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Anthropometric and Strength Variables to Predict Freestyle Performance Times in Elite Master Swimmers

Zampagni, Maria L1; Casino, Daniela1; Benelli, Piero2; Visani, Andrea1; Marcacci, Maurilio1; De Vito, Giuseppe3

The Journal of Strength & Conditioning Research: July 2008 - Volume 22 - Issue 4 - p 1298-1307
doi: 10.1519/JSC.0b013e31816a597b
Original Research

Zampagni, ML, Casino, D, Benelli, P, Visani, A, Marcacci, M, and De Vito, G. Anthropometric and strength variables to predict freestyle performance times in elite master swimmers. J Strength Cond Res 22: 1298-1307, 2008-The aims of this study were to determine in elite master swimmers of both genders whether, using anthropometric variables and the hand grip strength measure, it was possible to predict freestyle performance time, whether the considered predictors were related similarly to different events (50, 100, 200, 400, 800 m), and whether they were the same in male and female master swimmers. The relationships between performance times and age, body mass, height, arm length, forearm length, forearm muscle volume, and hand grip strength were examined in 135 elite master swimmers. Pearson's simple correlation coefficients were calculated and then prediction equations were developed. Age, height, and hand grip strength were the best predictors in short-distance events, whereas only age and height were predictors in middle- and long-distance events. The corresponding coefficient of determination (R 2) of performance times were 0.84 in the 50-m event, 0.73 in the 100-m event, 0.75 in the 200-m event, 0.66 in the 400-m event, and 0.63 in the 800-m event. These regression equations were then cross-validated in a control group of 126 nonelite, age-matched swimmers, obtaining significant and good correlations for all distances (range, r = 0.67 and 0.83; p < 0.01), indicating that predictors are valid in an extended sample of master swimmers. Differences between sexes were not found in 50-m event, but were present in all other events. These models might be useful to determine individual performance times by contributing to improving the individual's training program and the selection of master swimmers. Coaches could have better accuracy in determining whether an athlete needs a strength training program in order to optimize performance time.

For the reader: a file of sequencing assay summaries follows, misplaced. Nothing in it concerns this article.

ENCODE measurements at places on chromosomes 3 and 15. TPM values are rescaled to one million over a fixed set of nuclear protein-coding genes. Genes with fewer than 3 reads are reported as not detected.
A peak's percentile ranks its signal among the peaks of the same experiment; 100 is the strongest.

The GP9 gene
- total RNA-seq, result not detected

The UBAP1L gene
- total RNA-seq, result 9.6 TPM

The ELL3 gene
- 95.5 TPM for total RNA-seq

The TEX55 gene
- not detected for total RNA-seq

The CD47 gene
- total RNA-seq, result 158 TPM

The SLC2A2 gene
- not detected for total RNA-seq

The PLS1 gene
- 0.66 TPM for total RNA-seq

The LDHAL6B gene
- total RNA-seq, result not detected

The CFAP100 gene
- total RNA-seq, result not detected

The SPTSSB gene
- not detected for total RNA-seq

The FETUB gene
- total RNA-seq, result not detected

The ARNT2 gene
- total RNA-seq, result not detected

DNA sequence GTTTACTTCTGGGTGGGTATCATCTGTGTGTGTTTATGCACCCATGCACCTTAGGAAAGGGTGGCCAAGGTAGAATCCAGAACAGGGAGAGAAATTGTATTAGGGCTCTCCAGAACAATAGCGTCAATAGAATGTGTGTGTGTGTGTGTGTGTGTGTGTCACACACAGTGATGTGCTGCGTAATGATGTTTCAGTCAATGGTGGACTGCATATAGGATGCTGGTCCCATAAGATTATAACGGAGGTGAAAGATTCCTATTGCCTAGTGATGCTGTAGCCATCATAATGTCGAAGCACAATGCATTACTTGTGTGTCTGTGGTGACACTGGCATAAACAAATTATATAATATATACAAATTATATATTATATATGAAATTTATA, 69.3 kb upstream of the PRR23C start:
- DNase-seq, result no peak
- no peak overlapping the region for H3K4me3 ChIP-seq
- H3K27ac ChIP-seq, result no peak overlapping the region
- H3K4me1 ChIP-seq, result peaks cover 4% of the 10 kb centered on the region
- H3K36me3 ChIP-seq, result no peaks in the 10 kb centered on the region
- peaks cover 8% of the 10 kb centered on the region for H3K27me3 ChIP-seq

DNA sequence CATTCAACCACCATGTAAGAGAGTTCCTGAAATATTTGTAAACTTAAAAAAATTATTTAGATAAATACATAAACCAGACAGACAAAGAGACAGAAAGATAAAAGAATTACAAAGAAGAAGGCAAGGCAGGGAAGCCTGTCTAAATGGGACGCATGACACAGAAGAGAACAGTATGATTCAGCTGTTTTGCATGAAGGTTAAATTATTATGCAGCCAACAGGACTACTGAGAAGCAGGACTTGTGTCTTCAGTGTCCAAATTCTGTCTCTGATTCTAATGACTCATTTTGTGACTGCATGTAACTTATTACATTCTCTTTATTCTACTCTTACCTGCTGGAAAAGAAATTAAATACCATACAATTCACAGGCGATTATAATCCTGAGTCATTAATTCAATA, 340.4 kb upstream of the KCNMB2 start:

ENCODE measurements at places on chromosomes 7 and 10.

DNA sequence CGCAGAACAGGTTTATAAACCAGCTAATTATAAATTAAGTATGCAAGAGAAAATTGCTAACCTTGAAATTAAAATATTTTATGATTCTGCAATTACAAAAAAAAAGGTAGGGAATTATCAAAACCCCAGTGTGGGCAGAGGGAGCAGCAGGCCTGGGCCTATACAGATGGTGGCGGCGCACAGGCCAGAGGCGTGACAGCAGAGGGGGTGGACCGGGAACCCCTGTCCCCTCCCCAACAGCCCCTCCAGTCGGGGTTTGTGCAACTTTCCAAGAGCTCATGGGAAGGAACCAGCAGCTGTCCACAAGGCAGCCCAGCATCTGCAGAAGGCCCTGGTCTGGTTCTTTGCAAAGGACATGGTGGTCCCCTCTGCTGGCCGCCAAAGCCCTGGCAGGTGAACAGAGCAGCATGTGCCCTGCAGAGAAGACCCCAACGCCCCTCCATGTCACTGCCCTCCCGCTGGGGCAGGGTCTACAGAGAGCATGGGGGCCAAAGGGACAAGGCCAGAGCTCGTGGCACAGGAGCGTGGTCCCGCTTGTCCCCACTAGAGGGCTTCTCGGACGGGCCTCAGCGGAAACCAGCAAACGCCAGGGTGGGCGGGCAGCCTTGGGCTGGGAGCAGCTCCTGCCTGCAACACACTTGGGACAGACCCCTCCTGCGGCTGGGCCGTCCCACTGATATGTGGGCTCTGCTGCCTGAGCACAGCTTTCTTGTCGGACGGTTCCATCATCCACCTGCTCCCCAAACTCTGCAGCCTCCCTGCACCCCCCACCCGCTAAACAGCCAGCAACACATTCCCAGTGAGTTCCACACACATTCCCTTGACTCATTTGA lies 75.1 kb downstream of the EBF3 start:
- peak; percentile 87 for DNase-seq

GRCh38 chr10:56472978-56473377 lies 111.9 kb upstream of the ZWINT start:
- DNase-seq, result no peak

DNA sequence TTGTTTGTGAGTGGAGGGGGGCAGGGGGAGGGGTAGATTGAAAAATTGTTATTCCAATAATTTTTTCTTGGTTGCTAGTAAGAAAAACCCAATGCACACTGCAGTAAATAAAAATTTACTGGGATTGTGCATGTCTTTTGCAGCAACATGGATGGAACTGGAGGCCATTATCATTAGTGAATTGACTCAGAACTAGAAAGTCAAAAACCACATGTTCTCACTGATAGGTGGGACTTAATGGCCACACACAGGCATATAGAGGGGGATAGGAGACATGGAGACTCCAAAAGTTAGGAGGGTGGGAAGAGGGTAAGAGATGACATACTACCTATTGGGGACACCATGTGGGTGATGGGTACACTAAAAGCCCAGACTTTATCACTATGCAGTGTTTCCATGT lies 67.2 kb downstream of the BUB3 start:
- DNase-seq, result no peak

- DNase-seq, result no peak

1Biomechanics Laboratory, Rizzoli Orthopaedic Institute, Bologna, Italy; 2University of Urbino “Carlo Bo,” Urbino, Italy; 3Department of Human Movement and Sport Science, The University Institute of Motor Sciences, Rome, Italy

Address correspondence to Maria Luisa Zampagni,

© 2008 National Strength and Conditioning Association